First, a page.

2. Each parcel is thought of as an investment so when it is purchased, you keep track of the cost basis similar to a stock purchase and then when it is sold, the sale price, cost basis, etc. are reported. With this approach, I think it is considered a capital gain and the capital gain is taxed at a lower rate than it would be for approach number 1.

    I would be very interested in hearing if either of these approaches is ok, if so, what are the pros and cons, or if only one applies to land investing.

    Dave Ayres
    Participant
    Post count: 21
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    Brett sounds like you know this already but will mention anyway. My accountant who also formed our LLC filed federal form #2553 which requests the LLC be taxed under the Subchapter S Code (S-corp). In our state (Missouri) when the federal government acknowledges our LLC as an S-Corp the state automatically does as well simply because the federal did. Of course you’ll want to verify with your state.

    Milan
    Participant
    Post count: 530

    Great info here gentlemen! Thank you all!

    I piled up bunch of term deals. How do you tax those? Let’s say you bought for $4000 and payments are $250 per month.

    My simple brain tells me, that I don’t have to worry about paying taxes untill my cost, in this case $4000 is met. Am I correct here? Or not really? How do you guys tax tetm deals?

    Michael Aillon
    Participant
    Post count: 292
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    Good stuff here guys. What are you using to keep track of this stuff? Quickbooks? Xero? I’m just getting through my first deals so I need to stop for a minute and get into the mode of keeping good records.

    Daniel Bear
    Participant
    Post count: 44
    Pro

    Michael,

    I signed on with Xero a few months ago and I love it! They are a New Zealand based company with outstanding support, any questions that you have about their software will be answered in detail super fast. Yes, this is an additional ~$15 a month but it makes my life easier when it comes to taxes and tracking my money.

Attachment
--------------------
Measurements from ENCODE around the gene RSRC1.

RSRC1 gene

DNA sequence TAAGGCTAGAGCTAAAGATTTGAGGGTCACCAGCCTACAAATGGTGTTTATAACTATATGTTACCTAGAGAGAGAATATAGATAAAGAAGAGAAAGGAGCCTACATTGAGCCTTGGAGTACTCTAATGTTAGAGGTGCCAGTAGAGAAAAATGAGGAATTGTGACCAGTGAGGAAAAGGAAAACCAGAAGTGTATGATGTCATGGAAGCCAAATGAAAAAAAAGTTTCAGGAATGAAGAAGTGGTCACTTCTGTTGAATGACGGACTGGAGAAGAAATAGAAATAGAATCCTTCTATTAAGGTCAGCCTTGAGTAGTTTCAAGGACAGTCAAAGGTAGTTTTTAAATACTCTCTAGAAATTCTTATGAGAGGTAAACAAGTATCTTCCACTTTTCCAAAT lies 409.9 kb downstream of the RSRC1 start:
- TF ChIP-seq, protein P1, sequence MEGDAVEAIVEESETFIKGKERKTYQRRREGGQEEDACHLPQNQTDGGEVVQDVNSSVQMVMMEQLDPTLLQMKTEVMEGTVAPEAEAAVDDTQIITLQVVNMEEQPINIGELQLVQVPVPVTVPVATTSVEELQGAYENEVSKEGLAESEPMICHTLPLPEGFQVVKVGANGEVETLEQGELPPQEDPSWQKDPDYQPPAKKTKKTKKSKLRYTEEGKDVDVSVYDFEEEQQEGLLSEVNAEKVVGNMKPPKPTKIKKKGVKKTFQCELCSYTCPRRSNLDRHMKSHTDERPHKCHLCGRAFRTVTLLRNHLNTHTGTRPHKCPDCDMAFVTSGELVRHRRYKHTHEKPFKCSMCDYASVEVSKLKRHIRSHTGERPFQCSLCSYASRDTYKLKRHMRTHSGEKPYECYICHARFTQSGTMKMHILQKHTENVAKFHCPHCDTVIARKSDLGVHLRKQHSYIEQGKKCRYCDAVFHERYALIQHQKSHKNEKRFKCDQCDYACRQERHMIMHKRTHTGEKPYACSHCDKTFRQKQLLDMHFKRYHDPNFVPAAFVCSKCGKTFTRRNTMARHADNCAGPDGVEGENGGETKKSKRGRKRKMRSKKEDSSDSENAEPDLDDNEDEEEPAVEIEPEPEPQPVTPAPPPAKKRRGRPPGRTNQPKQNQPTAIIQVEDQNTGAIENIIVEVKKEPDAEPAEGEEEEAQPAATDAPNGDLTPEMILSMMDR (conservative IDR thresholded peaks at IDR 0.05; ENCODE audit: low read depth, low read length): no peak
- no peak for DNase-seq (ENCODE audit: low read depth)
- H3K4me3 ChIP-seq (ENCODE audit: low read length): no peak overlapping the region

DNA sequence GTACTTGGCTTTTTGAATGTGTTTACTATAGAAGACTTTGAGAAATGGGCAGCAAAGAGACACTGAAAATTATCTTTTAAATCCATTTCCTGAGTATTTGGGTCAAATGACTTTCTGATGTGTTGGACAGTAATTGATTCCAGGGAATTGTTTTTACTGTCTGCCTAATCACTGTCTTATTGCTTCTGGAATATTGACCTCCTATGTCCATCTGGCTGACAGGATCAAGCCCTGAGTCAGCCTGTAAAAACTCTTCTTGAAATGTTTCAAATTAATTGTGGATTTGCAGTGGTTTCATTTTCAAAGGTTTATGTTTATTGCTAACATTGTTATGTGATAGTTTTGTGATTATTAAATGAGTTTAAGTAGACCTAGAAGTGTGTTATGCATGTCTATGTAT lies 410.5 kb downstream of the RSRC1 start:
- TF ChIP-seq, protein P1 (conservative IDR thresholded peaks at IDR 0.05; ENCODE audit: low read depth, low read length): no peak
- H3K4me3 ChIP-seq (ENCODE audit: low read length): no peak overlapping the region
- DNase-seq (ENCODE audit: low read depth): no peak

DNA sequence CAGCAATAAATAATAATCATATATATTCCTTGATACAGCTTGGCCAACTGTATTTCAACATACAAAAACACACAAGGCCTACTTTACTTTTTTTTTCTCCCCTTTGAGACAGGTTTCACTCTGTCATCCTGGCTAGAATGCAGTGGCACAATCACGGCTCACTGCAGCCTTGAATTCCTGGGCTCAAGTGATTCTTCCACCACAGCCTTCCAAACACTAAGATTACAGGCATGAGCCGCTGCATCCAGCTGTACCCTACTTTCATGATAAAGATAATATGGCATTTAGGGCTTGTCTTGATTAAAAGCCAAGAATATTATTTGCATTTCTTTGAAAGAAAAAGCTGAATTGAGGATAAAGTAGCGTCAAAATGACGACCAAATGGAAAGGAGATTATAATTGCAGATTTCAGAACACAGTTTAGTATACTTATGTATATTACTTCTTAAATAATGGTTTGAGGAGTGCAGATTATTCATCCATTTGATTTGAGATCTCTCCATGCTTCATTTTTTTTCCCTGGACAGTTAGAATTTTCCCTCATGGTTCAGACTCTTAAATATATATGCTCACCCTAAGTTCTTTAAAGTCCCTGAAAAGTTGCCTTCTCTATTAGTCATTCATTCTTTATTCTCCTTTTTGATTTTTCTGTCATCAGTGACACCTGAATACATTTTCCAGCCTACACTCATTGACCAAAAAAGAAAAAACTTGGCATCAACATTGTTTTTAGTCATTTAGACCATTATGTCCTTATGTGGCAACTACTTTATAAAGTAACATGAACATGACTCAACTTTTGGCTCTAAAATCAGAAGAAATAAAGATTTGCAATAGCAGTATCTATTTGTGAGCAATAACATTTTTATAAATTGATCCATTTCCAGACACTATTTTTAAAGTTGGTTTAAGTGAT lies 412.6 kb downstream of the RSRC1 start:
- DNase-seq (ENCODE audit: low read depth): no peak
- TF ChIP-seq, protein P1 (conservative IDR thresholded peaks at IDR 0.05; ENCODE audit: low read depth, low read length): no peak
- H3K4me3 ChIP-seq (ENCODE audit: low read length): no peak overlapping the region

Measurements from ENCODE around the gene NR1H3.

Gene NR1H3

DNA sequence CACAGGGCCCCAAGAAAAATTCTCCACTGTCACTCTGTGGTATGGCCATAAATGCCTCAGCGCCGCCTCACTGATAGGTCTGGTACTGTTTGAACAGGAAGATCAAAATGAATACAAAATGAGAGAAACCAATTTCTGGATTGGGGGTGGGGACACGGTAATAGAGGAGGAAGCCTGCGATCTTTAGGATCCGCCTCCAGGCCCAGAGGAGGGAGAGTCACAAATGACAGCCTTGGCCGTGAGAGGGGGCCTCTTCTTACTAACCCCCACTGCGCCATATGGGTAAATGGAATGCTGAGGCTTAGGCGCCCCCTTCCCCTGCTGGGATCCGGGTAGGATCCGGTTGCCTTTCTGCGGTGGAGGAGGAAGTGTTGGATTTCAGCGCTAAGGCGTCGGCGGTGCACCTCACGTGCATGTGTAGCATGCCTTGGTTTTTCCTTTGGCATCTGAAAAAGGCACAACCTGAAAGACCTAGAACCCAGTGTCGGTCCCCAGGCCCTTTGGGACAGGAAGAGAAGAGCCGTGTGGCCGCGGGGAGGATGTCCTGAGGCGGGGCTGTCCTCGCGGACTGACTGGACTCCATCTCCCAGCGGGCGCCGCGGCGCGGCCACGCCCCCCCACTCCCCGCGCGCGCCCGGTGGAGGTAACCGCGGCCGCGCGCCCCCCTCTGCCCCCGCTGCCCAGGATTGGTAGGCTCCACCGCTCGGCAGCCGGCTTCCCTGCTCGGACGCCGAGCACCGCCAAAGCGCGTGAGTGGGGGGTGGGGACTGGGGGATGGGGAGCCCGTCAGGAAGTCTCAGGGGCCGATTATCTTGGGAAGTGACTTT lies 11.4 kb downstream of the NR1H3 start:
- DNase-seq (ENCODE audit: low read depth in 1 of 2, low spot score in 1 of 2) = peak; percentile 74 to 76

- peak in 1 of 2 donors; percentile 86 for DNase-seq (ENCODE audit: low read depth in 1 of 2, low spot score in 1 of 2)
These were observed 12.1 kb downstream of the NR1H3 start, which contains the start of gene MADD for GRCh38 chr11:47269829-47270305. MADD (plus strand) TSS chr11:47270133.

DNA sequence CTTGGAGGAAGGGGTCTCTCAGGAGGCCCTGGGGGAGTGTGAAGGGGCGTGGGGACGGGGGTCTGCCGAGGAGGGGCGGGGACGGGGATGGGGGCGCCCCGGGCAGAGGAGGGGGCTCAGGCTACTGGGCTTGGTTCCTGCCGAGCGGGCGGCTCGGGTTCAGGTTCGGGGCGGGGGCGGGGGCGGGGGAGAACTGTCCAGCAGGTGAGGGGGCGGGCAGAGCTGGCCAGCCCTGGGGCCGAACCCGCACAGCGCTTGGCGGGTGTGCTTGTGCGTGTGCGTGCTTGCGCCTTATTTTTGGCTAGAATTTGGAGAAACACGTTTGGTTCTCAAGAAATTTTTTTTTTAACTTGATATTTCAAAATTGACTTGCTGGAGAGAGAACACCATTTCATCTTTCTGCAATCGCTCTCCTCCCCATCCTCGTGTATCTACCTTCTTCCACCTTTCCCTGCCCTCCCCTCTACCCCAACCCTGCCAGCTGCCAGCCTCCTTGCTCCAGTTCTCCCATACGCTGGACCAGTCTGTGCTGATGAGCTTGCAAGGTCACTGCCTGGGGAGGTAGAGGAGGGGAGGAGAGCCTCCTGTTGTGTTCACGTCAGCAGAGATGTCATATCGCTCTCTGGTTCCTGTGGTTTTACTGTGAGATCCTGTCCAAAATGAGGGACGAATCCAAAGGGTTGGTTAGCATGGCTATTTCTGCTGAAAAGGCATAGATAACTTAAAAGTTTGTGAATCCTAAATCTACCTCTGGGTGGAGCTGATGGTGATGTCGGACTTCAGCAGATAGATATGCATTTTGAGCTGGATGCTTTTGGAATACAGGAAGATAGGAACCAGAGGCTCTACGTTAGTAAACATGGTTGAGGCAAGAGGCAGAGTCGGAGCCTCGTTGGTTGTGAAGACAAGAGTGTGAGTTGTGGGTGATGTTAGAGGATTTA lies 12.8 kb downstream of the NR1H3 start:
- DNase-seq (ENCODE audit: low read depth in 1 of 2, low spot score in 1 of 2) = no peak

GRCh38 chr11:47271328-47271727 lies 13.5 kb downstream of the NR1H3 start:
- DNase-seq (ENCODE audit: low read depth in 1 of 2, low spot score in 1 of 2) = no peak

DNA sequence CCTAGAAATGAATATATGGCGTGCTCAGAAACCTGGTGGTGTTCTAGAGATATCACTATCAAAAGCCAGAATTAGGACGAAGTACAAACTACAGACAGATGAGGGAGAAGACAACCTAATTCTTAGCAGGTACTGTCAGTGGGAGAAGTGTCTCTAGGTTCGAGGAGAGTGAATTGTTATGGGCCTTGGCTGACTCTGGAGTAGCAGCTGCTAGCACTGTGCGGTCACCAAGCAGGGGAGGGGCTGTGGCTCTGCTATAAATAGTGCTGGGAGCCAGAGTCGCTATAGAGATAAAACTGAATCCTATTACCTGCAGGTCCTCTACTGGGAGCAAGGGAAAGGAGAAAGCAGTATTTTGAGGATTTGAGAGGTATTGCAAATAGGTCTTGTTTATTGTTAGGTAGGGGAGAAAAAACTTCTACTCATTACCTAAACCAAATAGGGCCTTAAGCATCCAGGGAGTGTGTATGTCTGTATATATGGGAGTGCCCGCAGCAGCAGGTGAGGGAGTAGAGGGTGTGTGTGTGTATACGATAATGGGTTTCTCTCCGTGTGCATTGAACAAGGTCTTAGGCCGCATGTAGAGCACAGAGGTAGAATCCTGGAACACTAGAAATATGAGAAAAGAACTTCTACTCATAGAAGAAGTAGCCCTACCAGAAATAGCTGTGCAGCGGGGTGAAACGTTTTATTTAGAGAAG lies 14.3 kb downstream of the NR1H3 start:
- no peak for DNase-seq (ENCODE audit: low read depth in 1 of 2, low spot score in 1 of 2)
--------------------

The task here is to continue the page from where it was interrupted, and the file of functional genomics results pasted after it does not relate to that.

Daniel

    Bret Lorenson
    Participant
    Post count: 24
    Pro

    Fred, I operate closely to option 2 you indicated. Your sales are treated as short term capital gains and taxed as ordinary income, unless you hold for over a year.

    Bret Lorenson
    Participant
    Post count: 24
    Pro

    Milan, I recognize the sale as when I get the cash. So on terms deals spread out over multiple tax years I recognize the gain only on the portion received that tax year. This can be a benefit to terms deals as it may spread the gain over multiple years and might even change the short term vs. long term gain taxation.

    Milan
    Participant
    Post count: 530

    You learn every day something in this business! That is a very smart way to do terms Bret. Thank you!

    Milan
    Participant
    Post count: 530

    TAXES, TAXES, TAXES!!!!! Lets open this topic again guys.

    I am having nightmares about this and it is only September. Who want’s to slash his profits by up to 40 percent self employment taxes included on land deals?

    You muscle trough and made finally some money in land deal, lets say $5000. Now if you’re in a high tax bracket, the uncle sam will take $2000 for it. And you have few deals like that. Yes profit is nice, but tax bill is pretty high too.

    Share your strategies for land business taxes. How to minimize them? How to not pay them at all?

    Best business formation regarding taxes.

    Any Recommendations for accountant that understands land business or general real estate business?

    I know, very boring topic and it was discussed already from few angles. But I sure as hell don’t seem to understand any of it.

    Share some tips guys please!

    Rod Hall
    Participant
    Post count: 300
    Pro

    I do a complete tax return in September every year. That is when I pay in more Quarterly Estimated tax. It is a discouraging thing to go thru but I don’t like the sticker shock in April. I also try to buy anything the business needs and maximize expenses. I am in the early planning stages of setting up an S Corp or a C Corp. If I am careful I may be able to receive some of the profit as a dividend and protect it from the 15% SE tax.

    Milan
    Participant
    Post count: 530

    Thanks Rod! It seams like a great strategy!

    Keep it coming guys! Any other tax strategies?

    Lets learn together!

    I have one:

    Apparently Sir Al Capone would never be punished for all the evil he did, if he paid his taxes. But the federal government couldn’t swallow the tax bill he owed. They apparently didn’t care much what he did, but they were really pissed of for him not paying the taxes.

    I heard he could just claim on front page form 1040 – other income, line 21 on his tax return.

    If you do that, there is no payroll tax or self employment tax.

    Could we potentially use that strategy too in land business for couple years?

Viewing 15 replies - 1 through 15 (of 31 total)